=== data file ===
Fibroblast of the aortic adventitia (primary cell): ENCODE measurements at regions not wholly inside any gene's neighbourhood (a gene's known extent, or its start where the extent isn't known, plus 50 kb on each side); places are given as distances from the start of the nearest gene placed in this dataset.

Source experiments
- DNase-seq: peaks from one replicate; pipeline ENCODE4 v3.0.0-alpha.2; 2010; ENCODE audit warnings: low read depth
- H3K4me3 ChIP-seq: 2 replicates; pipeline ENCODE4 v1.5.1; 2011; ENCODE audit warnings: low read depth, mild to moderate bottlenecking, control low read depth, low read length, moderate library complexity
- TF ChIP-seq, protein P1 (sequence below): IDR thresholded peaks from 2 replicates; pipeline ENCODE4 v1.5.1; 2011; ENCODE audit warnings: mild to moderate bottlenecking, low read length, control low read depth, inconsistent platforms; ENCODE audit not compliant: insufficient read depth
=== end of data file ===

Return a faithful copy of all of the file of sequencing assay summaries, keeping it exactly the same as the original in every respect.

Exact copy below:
Fibroblast of the aortic adventitia (primary cell): ENCODE measurements at regions not wholly inside any gene's neighbourhood (a gene's known extent, or its start where the extent isn't known, plus 50 kb on each side); places are given as distances from the start of the nearest gene placed in this dataset.

Source experiments
- DNase-seq: peaks from one replicate; pipeline ENCODE4 v3.0.0-alpha.2; 2010; ENCODE audit warnings: low read depth
- H3K4me3 ChIP-seq: 2 replicates; pipeline ENCODE4 v1.5.1; 2011; ENCODE audit warnings: low read depth, mild to moderate bottlenecking, control low read depth, low read length, moderate library complexity
- TF ChIP-seq, protein P1 (sequence below): IDR thresholded peaks from 2 replicates; pipeline ENCODE4 v1.5.1; 2011; ENCODE audit warnings: mild to moderate bottlenecking, low read length, control low read depth, inconsistent platforms; ENCODE audit not compliant: insufficient read depth